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Joe Biden Is Sorry, Not Sorry For Making Women Uncomfortable

And yet, the former VP said he hadn’t apologized to Anita Hill because he didn’t want to “invade her personal space”

Former Vice President and Democratic presidential candidate Joe Biden arrives at the Wilmington train station in Wilmington, Delaware. Biden announced his candidacy for president via video on Thursday morningElection 2020 Joe Biden, Wilmington, USA - 25 Apr 2019

Former Vice President and Democratic presidential candidate Joe Biden arrives at the Wilmington train station in Wilmington, Delaware on April 25, 2019.

Matt Slocum/AP/REX/Shutterstock

During the many months Joe Biden spent deciding whether or not he was going to jump into the race for president — as his handling of Clarence Thomas’ confirmation hearings was reconsidered, as photos of him encroaching on various women’s personal space were dredged up and as several of those women stepped forward to say he’d made them physically uncomfortable — the same question hung awkwardly in the air. A lot had changed since the last time Biden ran for office — does he get that?

Joking that he’d gotten “permission” before putting his arm around a young boy at a public appearance in early April, Biden seemed to answer the question pretty decisively: he did not get it. Since officially declaring his candidacy for the Democratic nomination on Thursday, he’s confirmed it.

The former vice president wasted no time making it known that he has apologized to Anita Hill for bungling Clarence Thomas’ confirmation hearing back in 1992. Hours after he entered the race, Biden’s camp announced he’d reached out to Hill through an intermediary to express “his regret for what she endured.” It wasn’t an apology, Hill told the New York Times Thursday, adding that the call left her deeply unsatisfied. “I will be satisfied when I know there is real change and real accountability and real purpose,” she told the paper.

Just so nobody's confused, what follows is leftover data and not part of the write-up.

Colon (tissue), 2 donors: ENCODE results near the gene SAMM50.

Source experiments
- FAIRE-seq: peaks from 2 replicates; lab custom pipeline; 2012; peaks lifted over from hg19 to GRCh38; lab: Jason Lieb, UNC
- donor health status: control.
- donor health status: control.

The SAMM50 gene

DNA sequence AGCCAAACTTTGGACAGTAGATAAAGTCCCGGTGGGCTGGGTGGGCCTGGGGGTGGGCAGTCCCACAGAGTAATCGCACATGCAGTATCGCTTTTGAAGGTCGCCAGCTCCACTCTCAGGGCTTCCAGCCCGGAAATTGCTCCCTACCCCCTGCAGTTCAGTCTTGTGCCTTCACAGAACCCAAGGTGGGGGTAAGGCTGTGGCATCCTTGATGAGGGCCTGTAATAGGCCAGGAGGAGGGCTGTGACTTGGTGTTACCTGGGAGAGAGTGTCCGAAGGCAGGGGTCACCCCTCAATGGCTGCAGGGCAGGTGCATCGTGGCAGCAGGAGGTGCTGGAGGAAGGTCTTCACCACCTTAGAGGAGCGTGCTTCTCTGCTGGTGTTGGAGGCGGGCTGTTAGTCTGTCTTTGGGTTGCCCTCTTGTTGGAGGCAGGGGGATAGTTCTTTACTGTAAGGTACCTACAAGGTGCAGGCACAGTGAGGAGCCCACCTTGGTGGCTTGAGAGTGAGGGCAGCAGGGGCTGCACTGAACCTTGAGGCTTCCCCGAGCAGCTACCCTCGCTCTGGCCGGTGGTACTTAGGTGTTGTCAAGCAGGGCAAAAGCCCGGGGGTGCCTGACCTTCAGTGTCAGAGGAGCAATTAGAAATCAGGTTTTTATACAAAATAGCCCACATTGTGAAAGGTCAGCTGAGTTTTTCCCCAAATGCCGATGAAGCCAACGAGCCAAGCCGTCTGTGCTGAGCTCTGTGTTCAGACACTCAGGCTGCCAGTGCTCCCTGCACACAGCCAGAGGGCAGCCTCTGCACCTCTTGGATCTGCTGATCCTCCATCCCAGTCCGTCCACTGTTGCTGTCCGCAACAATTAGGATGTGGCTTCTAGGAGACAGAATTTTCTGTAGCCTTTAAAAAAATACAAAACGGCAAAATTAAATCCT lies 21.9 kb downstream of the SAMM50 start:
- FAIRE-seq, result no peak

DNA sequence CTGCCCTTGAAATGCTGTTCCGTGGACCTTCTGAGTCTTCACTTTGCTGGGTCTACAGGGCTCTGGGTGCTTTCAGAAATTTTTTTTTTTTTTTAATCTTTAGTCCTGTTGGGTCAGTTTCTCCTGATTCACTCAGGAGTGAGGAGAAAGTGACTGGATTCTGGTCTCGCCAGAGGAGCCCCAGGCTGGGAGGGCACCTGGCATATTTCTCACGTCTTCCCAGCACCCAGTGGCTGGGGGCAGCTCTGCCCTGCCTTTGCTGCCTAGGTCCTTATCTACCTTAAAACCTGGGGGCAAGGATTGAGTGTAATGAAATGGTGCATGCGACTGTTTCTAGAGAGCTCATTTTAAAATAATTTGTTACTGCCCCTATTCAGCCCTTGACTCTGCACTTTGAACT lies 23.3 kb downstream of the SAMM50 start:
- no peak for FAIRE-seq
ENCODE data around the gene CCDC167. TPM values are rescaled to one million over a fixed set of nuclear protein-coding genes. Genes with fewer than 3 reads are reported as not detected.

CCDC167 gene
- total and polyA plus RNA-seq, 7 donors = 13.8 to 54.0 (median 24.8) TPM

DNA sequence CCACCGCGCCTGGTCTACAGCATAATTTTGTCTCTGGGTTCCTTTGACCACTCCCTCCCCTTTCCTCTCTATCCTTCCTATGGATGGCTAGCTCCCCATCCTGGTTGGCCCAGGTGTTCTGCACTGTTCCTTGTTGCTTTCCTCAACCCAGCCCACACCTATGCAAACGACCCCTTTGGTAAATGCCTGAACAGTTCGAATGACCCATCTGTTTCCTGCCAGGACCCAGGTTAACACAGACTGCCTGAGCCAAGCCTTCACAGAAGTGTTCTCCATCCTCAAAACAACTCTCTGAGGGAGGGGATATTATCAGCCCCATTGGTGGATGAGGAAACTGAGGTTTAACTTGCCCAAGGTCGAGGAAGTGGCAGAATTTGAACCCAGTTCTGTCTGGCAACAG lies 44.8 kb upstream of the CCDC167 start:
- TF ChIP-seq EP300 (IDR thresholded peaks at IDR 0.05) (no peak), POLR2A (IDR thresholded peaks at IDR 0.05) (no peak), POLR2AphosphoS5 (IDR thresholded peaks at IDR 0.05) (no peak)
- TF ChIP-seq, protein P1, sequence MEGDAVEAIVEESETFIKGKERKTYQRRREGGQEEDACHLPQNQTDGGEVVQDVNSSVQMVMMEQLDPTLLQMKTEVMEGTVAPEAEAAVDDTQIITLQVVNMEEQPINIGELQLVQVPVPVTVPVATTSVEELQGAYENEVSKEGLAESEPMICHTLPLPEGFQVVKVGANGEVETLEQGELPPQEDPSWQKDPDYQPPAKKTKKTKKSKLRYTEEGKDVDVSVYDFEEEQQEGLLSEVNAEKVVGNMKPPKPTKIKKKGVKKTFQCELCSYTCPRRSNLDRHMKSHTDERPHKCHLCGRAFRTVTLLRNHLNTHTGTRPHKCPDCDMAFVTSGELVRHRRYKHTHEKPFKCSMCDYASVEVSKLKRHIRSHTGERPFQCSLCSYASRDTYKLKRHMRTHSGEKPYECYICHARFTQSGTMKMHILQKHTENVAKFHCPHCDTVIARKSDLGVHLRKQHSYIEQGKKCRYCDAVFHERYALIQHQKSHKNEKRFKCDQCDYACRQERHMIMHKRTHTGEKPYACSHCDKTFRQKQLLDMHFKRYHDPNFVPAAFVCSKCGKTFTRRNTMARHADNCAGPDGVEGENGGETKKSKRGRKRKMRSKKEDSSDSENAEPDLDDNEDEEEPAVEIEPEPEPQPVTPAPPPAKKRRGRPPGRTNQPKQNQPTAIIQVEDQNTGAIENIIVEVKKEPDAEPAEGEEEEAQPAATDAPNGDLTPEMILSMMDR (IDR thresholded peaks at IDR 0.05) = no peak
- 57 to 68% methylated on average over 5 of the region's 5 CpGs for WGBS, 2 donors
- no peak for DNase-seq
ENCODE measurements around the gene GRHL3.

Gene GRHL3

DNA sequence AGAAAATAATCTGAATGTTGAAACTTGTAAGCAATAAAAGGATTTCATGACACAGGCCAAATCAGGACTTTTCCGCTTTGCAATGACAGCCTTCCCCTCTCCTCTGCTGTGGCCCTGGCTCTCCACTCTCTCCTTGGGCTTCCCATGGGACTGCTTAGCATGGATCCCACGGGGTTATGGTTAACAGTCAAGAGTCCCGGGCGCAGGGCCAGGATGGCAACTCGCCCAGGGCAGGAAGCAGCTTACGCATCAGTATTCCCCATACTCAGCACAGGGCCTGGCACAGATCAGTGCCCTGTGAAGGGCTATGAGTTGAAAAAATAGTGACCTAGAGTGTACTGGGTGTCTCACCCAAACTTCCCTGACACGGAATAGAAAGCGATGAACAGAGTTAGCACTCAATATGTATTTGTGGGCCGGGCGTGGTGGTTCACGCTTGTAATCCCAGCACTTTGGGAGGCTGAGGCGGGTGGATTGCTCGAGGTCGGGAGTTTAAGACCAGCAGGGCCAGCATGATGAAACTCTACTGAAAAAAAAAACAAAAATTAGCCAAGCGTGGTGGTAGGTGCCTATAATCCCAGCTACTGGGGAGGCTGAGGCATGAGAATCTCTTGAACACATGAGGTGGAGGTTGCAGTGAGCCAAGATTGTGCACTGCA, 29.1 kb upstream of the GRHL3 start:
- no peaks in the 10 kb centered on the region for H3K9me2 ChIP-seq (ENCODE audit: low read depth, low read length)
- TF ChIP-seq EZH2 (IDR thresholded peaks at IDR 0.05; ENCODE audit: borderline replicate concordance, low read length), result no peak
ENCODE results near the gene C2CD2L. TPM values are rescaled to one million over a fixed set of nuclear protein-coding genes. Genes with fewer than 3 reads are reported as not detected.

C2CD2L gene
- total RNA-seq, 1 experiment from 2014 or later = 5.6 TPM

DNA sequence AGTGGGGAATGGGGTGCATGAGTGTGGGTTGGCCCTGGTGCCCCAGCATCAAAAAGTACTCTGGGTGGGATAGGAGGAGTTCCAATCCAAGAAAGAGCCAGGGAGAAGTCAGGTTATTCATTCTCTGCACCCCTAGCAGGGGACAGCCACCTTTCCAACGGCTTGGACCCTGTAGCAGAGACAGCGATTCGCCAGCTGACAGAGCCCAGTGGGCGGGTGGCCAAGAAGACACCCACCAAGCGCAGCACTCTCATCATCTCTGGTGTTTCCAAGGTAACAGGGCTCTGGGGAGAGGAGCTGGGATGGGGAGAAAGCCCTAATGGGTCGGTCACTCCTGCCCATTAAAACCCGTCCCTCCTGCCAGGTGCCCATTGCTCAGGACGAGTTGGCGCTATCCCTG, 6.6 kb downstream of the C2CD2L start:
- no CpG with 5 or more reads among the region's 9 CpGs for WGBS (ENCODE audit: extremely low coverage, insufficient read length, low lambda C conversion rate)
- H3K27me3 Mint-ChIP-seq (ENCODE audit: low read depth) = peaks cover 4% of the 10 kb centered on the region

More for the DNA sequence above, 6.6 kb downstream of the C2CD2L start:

Undeterred, Biden continued his Not-An-Apology tour on Friday with an appearance on The View. Asked if he was prepared to apologize to the women who had come forward to say he had made them uncomfortable, he made it clear that he was not sorry for his behavior, only sorry for their misinterpretation of his good-natured gesture. “Well, look: I’m really sorry if they — what I did in talking to them, and trying to console — that, in fact, they took it a different way.” Pushed, Biden doubled down: “I’m sorry this happened, but I’m not sorry in the sense that I think I did anything that was intentionally designed to do anything wrong or be inappropriate.”

As for Anita Hill? Biden told the View hosts, without a shred of irony, that the reason he had waited 27 years, 9 months, and 25 days (give or take) to reach out to Hill was because he “didn’t want to invade her space.”

“I’m sorry she was treated the way she was treated,” said Biden, who, as chairman of the Senate Judiciary Committee had broad authority over how the hearing was conducted. “I wish we could have figured out a better way to get this thing done. I did everything in my power to do what I thought was within the rules to try and stop things.”

All of this might be by design. As The Atlantic’s Edward-Isaac Dovere tweeted, “There is a sense among some within the Biden orbit that if he starts apologizing — for Anita Hill, for the women who felt uncomfortable with how he touched them, for anything else — that it will open up the floodgates and he’ll never be able to stop apologizing.”


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